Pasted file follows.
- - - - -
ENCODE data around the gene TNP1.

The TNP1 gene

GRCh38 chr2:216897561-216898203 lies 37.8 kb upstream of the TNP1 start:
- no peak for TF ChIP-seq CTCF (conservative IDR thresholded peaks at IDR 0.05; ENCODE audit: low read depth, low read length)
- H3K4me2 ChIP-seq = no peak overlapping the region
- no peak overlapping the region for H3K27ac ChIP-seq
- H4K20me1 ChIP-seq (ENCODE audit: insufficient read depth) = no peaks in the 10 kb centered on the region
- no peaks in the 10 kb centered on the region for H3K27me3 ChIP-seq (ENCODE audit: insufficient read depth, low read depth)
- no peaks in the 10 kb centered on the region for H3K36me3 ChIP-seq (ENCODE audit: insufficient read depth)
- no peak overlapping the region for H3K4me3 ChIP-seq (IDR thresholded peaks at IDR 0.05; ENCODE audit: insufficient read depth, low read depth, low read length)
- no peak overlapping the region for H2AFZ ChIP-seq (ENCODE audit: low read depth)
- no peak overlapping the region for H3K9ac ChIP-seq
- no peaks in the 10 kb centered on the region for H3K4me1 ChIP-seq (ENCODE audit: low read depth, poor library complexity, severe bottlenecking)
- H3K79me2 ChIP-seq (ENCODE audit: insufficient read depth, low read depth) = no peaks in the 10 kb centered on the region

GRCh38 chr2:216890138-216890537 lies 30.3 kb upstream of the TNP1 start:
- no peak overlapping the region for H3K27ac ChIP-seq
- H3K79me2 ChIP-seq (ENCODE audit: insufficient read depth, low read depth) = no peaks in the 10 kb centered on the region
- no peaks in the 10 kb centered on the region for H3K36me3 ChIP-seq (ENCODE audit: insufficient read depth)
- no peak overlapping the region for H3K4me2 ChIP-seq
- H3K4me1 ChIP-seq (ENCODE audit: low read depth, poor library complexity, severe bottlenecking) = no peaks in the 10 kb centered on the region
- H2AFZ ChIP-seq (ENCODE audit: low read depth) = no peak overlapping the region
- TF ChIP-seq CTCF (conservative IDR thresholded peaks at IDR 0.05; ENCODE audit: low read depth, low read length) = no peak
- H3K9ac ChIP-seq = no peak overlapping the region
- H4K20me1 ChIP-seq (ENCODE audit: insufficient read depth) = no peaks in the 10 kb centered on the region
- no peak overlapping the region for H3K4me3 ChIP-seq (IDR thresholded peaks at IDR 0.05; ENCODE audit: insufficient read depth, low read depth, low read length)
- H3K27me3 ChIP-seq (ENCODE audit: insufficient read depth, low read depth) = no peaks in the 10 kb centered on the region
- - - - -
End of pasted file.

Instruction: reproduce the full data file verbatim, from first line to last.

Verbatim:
ENCODE data around the gene TNP1.

The TNP1 gene

GRCh38 chr2:216897561-216898203 lies 37.8 kb upstream of the TNP1 start:
- no peak for TF ChIP-seq CTCF (conservative IDR thresholded peaks at IDR 0.05; ENCODE audit: low read depth, low read length)
- H3K4me2 ChIP-seq = no peak overlapping the region
- no peak overlapping the region for H3K27ac ChIP-seq
- H4K20me1 ChIP-seq (ENCODE audit: insufficient read depth) = no peaks in the 10 kb centered on the region
- no peaks in the 10 kb centered on the region for H3K27me3 ChIP-seq (ENCODE audit: insufficient read depth, low read depth)
- no peaks in the 10 kb centered on the region for H3K36me3 ChIP-seq (ENCODE audit: insufficient read depth)
- no peak overlapping the region for H3K4me3 ChIP-seq (IDR thresholded peaks at IDR 0.05; ENCODE audit: insufficient read depth, low read depth, low read length)
- no peak overlapping the region for H2AFZ ChIP-seq (ENCODE audit: low read depth)
- no peak overlapping the region for H3K9ac ChIP-seq
- no peaks in the 10 kb centered on the region for H3K4me1 ChIP-seq (ENCODE audit: low read depth, poor library complexity, severe bottlenecking)
- H3K79me2 ChIP-seq (ENCODE audit: insufficient read depth, low read depth) = no peaks in the 10 kb centered on the region

GRCh38 chr2:216890138-216890537 lies 30.3 kb upstream of the TNP1 start:
- no peak overlapping the region for H3K27ac ChIP-seq
- H3K79me2 ChIP-seq (ENCODE audit: insufficient read depth, low read depth) = no peaks in the 10 kb centered on the region
- no peaks in the 10 kb centered on the region for H3K36me3 ChIP-seq (ENCODE audit: insufficient read depth)
- no peak overlapping the region for H3K4me2 ChIP-seq
- H3K4me1 ChIP-seq (ENCODE audit: low read depth, poor library complexity, severe bottlenecking) = no peaks in the 10 kb centered on the region
- H2AFZ ChIP-seq (ENCODE audit: low read depth) = no peak overlapping the region
- TF ChIP-seq CTCF (conservative IDR thresholded peaks at IDR 0.05; ENCODE audit: low read depth, low read length) = no peak
- H3K9ac ChIP-seq = no peak overlapping the region
- H4K20me1 ChIP-seq (ENCODE audit: insufficient read depth) = no peaks in the 10 kb centered on the region
- no peak overlapping the region for H3K4me3 ChIP-seq (IDR thresholded peaks at IDR 0.05; ENCODE audit: insufficient read depth, low read depth, low read length)
- H3K27me3 ChIP-seq (ENCODE audit: insufficient read depth, low read depth) = no peaks in the 10 kb centered on the region